I can now summarize my previous post up in one sentence: Android had become tiring and I find the iPhone delightful.
The new iPhone 5C arrived on Wed 2013-10-02 and I found the transition from the almost-two-year-old Android Galaxy Nexus 4.2.2 easy and painless. So far I’m happy using a new device with a fresh new interface and all that I consider essential.
I ordered the iPhone 5C on-line at the Apple Store. The process was simple and integration with my Verizon account and changes were straightforward. There was no charge for shipping and the device shipped by UPS and arrived in two days, i.e., I ordered it on Monday and it arrived on Wednesday. Somehow, Apple got the idea it should have arrived on Tuesday and sent an apologetic email alert about a shipping delay.
Transitioning the phone over to my Verizon account after turning it on was equally simple and only involved entering my phone number and the other typical identifying information Verizon wants.
Syncing my Gmail/Google contact list to the phone was a quick web search and simply adding that account to the Settings for the phone. I enabled contact syncing (but not email!) and much later, this morning in fact, I turned on calendar syncing. I didn’t sync email because I’m using the Gmail app and not the iPhone email app.
For installing apps I logged into my existing Apple account with no problem. In the first evening I was able to easily install nearly every app I consider essential, including all of the Google apps like Gmail, Maps, Chrome and more.
I continued to pull down apps over the next few days as I thought of them, needed them, or just had time to—the demand paging approach.
Amazon Cloud player was also an easy install and works just as it does on the Android. It will stream from the cloud or download songs, albums, or playlists to the phone to play them locally.
With a quick search of some on-line recommendations I settled on the excellent program, Downcast, for downloading and playing podcasts. Though I liked Doggcatcher on Android, I think Downcast is actually much better.
I figured out how to rearrange the apps on the screens so that the important apps were on the bottom bar (Amazon Cloud Player, Phone, Messages, Chrome), how to put apps into folders, etc. As expected, there’s still fiddling around left to do to get the arrangement of apps and organization of the screens balanced so they work best for me, but it’s very workable right now.
For the most part, things I worried about the most haven’t been any trouble at all.
Having no back button doesn’t really cause a problem. Apps usually provide their own back button, or some equivalent, when you’d need one. It’s usually in the upper left corner. And there’s bailing out with the home button but I rarely find myself using that as an alternative to a back button.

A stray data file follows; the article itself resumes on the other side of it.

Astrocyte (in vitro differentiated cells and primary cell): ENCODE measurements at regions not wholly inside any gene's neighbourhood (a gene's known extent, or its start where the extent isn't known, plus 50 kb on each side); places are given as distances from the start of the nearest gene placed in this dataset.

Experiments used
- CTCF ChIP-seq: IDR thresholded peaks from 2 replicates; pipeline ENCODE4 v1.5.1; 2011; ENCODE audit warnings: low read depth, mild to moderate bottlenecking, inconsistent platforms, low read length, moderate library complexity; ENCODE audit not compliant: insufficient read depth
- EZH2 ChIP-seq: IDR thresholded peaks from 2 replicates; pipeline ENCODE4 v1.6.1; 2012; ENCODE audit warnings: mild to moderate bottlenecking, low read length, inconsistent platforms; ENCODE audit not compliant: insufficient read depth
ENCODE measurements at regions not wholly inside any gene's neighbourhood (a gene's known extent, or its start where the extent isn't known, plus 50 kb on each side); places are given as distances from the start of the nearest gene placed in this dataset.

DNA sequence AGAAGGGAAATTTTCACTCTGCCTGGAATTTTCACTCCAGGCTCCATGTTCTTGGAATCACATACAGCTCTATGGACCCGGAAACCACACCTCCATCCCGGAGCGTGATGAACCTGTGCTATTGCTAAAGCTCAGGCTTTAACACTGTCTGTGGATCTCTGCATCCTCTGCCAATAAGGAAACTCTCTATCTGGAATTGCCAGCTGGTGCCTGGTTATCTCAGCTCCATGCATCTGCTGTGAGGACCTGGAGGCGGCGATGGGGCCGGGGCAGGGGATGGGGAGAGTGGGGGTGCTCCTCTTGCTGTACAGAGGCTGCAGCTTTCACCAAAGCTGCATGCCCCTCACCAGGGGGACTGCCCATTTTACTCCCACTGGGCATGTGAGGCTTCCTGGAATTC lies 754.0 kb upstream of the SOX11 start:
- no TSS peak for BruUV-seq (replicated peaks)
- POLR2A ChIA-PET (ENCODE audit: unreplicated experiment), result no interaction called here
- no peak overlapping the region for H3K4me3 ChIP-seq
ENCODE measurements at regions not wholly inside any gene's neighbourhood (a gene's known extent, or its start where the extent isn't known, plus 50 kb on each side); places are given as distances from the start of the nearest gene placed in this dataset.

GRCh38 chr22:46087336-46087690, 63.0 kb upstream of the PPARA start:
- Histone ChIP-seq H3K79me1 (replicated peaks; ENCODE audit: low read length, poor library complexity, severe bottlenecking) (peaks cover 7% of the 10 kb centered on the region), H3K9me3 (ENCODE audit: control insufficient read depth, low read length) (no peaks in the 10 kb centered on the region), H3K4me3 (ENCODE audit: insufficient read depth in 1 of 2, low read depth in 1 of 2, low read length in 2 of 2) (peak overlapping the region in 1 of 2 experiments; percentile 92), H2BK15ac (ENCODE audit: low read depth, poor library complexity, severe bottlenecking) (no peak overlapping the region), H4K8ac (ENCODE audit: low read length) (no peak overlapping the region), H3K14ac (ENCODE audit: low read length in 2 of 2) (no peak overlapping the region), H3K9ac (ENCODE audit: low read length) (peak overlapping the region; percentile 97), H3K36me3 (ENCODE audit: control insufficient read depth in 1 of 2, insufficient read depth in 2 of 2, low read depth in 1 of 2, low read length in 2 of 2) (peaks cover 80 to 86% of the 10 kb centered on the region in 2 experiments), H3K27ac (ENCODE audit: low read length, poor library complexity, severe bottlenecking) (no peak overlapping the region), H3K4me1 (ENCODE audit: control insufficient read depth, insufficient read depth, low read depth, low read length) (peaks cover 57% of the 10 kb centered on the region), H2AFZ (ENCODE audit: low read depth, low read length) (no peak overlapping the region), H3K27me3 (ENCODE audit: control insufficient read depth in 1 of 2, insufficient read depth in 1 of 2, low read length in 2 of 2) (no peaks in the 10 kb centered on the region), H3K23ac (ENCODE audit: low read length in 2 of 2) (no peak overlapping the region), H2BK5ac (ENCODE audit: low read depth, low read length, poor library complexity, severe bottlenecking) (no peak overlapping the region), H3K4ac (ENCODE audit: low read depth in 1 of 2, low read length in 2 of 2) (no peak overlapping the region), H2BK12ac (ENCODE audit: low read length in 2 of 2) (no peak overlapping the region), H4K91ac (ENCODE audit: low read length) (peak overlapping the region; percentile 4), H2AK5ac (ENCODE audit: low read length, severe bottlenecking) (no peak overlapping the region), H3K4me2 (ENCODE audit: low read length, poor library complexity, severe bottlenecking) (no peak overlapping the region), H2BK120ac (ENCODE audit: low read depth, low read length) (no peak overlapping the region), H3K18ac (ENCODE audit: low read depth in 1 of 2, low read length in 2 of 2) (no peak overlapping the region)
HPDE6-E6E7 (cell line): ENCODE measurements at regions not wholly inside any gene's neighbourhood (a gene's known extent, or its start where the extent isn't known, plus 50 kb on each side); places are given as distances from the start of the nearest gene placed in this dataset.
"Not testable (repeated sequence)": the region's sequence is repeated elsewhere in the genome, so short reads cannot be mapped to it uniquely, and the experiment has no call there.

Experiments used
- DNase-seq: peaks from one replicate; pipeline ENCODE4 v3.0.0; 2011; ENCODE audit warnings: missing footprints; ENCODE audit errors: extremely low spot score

Other changes in using a different interface just haven’t been a problem. The new UI has been easy and fast to learn. I like it a lot and, since I didn’t have IOS 6 as a reference, I don’t have anything to complain about regarding differences.
Surprisingly I don’t miss the widgets at all. There’s a nice economy of focus to only seeing information when you want to see it. There’s not the distraction of some random Facebook update and, well, I guess I just didn’t really depend that much on the other widgets. So, I thought widgets were really neat, I still do, but I’ve found they aren’t essential. Perhaps that means they’re really clutter, but I like them enough I wouldn’t suggest they be removed from Android.
One of the advantages of Android is the ability to customize almost anything and everything. It’s probably my personal stage of phone usage, but I don’t want to do that kind of hacking, I just want something that works.
No perfect box
Here’s the worst thing about the iPhone 5C: the box. Most Apple products come in packaging that’s so nice you hate to throw it away. The 5C came in a somewhat annoying, oversized, retro-like plastic case. And the worst sin of all, it was sealed with tape that left behind a pet-roller-like sticky band which makes you want to throw whole thing away as quickly as possible. The opposite effect of the typical packaging.
Yes, it’s not that important, really. Just bothersome.
Missing out on the Nexus 5
I don’t mind. If the leaked LG information is accurate, the Nexus 5 isn’t attention-grabbing to me. I have more to say in another post about why that may be. If I’d waited and then sprung for the Moto X or Nexus 5, I’d have a phone nearly the same as what I had. It might perform better from some ratchet clicks of CPU specs, but I don’t know if I’d notice. Maybe.
I know I’m still grazing on the greener grass at the start of a new-phone honeymoon. The real test will be how its working after one, six and 12 months. But I have to say, being able to fall right in with all that I consider essential right there and a nice solid interface and hardware, I can’t see the complaints yet.